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June 2013 issue

The June 2013 back issue of Astronomy Now is available direct from our online store.

Also available for the iPad and iPhone. Download the Astronomy Now app from the Apple iTunes store.

Astronomy Now June 2013 Cover

Focus: Space Robotics

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Some people's driving is just out of this world – take the men and women that drive NASA's Mars rovers. What is it like to remotely control a robotic explorer millions of miles away?

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Robots are designed to be our interplanetary servants, doing our bidding, but the quest is on for greater robotic autonomy.

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It is the age old debate: should we spend money on humans or robots to go into space? it seems though that the debate is converging on an answer: both should go.

Features

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Will rocky exoplanets with several times the mass of Earth have plate tectonics - the movement of continental plates - that are essential for habitability on Earth? Michael Chorost investigates.

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Think you need to have an observatory like Jodrell Bank to do radio astronomy? Think again; Paul Hyde of the BAA's Radio Astronomy Group shows how amateur astronomers can get in on the act.

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Ian Welland looks back on the distinguished career of Sir Arthur Eddington, who found fame through his work validating Albert Einstein's General Theory of Relativity.

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For its twenty-third anniversary since its launch, the Hubble Space Telescope has provided possibly its best picture yet: a stunning view of the Horsehead Nebula.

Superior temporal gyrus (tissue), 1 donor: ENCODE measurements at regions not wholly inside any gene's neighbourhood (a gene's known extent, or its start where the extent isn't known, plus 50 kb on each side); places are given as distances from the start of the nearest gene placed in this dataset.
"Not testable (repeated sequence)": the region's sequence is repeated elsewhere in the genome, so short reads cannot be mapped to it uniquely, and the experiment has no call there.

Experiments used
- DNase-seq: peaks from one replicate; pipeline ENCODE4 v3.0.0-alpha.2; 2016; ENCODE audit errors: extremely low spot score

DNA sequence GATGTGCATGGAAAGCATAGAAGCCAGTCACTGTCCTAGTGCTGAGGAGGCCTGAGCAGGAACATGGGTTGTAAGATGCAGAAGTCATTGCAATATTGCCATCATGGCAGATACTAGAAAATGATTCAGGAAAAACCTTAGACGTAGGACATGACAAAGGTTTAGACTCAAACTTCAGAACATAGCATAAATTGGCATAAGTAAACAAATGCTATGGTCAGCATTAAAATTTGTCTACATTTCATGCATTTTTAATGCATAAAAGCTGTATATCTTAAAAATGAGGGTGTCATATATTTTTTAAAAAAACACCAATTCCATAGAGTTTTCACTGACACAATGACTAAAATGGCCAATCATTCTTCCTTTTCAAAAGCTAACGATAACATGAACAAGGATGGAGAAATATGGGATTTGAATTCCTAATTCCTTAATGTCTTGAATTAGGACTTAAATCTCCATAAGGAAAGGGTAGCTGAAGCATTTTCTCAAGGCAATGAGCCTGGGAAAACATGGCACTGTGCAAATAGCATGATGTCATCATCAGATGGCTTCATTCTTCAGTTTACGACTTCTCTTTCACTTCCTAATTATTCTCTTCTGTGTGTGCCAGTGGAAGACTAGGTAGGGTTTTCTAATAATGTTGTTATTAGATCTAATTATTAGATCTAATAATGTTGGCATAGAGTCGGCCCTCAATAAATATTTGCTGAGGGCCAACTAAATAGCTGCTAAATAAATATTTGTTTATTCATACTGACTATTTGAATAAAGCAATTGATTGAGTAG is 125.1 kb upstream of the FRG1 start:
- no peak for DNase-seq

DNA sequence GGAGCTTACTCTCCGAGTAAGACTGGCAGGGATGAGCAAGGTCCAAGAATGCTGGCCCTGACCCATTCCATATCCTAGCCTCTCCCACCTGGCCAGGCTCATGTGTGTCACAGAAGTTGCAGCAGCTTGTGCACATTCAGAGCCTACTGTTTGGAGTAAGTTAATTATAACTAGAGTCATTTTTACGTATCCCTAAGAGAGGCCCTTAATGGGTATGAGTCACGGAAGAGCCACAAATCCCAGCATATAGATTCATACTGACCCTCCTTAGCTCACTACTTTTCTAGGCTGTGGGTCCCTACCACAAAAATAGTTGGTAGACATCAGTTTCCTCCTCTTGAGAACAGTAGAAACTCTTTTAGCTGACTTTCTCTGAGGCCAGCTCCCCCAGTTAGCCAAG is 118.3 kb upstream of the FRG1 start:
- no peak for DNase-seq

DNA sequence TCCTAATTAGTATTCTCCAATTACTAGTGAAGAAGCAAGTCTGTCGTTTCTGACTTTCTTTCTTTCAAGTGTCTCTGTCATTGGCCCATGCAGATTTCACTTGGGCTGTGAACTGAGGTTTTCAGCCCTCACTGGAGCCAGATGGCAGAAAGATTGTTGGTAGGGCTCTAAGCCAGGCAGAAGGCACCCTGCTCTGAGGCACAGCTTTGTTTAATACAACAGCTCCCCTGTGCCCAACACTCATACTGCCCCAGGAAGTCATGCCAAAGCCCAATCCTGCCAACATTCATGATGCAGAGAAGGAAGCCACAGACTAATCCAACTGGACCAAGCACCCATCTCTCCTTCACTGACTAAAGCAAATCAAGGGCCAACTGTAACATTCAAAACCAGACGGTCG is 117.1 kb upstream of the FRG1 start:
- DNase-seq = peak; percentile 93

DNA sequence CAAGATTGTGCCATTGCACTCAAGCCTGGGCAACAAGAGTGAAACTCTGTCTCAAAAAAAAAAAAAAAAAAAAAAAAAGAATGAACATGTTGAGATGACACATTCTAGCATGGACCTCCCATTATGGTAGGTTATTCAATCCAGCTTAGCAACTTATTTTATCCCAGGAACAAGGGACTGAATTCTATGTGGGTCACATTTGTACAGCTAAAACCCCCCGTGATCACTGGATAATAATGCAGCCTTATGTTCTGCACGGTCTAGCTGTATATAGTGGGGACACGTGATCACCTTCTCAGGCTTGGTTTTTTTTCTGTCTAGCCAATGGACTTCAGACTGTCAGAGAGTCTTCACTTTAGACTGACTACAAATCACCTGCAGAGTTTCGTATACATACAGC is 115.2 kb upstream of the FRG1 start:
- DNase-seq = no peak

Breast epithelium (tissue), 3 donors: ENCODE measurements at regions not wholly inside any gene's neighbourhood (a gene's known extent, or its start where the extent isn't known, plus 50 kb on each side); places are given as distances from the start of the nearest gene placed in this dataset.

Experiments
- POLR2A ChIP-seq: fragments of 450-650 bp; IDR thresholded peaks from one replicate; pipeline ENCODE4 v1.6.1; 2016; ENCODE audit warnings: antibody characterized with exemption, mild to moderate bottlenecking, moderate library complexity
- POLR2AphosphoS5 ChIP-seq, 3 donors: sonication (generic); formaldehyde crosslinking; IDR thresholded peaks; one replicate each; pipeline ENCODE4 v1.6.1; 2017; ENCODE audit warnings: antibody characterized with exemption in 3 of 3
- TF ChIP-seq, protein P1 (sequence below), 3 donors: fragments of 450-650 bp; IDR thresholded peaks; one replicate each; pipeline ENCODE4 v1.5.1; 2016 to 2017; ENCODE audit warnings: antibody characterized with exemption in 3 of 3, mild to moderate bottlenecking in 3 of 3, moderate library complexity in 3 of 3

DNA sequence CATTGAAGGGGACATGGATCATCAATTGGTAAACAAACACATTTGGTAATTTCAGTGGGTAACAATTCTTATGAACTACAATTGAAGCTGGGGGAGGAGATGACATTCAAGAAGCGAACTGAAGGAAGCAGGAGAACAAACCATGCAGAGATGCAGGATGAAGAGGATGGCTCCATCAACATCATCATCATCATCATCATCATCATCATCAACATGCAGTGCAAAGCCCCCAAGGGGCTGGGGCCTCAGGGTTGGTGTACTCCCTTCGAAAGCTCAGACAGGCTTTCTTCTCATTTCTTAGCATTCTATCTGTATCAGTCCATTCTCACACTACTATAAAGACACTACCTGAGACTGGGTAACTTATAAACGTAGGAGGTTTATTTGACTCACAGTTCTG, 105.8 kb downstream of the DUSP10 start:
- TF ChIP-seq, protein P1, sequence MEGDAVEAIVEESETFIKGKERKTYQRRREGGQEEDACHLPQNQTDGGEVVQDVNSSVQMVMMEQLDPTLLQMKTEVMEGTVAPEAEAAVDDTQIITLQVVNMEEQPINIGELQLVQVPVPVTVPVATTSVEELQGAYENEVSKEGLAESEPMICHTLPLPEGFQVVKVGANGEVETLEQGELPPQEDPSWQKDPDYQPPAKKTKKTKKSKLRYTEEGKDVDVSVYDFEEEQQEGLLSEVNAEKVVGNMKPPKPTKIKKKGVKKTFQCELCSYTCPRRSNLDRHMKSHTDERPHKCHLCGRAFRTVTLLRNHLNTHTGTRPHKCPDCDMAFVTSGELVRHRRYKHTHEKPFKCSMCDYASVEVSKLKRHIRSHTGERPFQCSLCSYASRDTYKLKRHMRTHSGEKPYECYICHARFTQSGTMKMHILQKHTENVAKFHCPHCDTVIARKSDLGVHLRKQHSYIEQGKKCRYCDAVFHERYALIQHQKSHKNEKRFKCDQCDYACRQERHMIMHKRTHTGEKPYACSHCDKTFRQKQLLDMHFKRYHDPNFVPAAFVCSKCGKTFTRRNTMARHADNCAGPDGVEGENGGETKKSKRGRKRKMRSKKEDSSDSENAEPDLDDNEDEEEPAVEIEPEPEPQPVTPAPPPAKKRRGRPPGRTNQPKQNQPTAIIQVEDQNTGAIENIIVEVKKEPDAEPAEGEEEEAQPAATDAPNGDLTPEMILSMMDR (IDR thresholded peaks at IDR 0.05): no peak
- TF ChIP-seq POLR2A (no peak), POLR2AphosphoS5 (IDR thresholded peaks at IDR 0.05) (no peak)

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A nearby galaxy is showing us that stars have formed in pretty much the same way since the cosmos began.

Regulars

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Making news this month: Kepler finds potentially habitable planets • Herschel solves water mystery on Jupiter • Why did a retired star retain its dust disc? • Dark matter's 99.8 percent probability • Obese stars produce the longest bangs

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In The Night Sky section this month: A plethora of planetary goings on this June, including a 'Mega Moon' - an optical illusion where the rising full Moon seems abnormally large.

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Neil English takes readers on a tour of the stars and deep sky objects in the constellation of Lyra, at one of the corners of the Summer Triangle.

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In the Shops: Ninian Boyle captures the whole sky with Starlight Xpress' fish-eye lens Oculus camera.

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Missed out?

December 2012

The May 2013 issue of Astronomy Now, along with all other back issues, is available to buy from our online store


See for yourself

Download a free PDF version of the January 2011 issue of Astronomy Now. (20 MB file)


Hubble Reborn
Hubble Reborn takes the reader on a journey through the Universe with spectacular full-colour pictures of galaxies, nebulae, planets and stars as seen through Hubble's eyes, along the way telling the dramatic story of the space telescope, including interviews with key scientists and astronauts.
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The Planets
From tiny Mercury to distant Neptune and Pluto, The Planets profiles each of the Solar System's members in depth, featuring the latest imagery from space missions. The tallest mountains, the deepest canyons, the strongest winds, raging atmospheric storms, terrain studded with craters and vast worlds of ice are just some of the sights you'll see on this 100-page tour of the planets.
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3D Universe
Witness the most awesome sights of the Universe as they were meant to be seen in this 100-page extravaganza of planets, galaxies and star-scapes, all in 3D!
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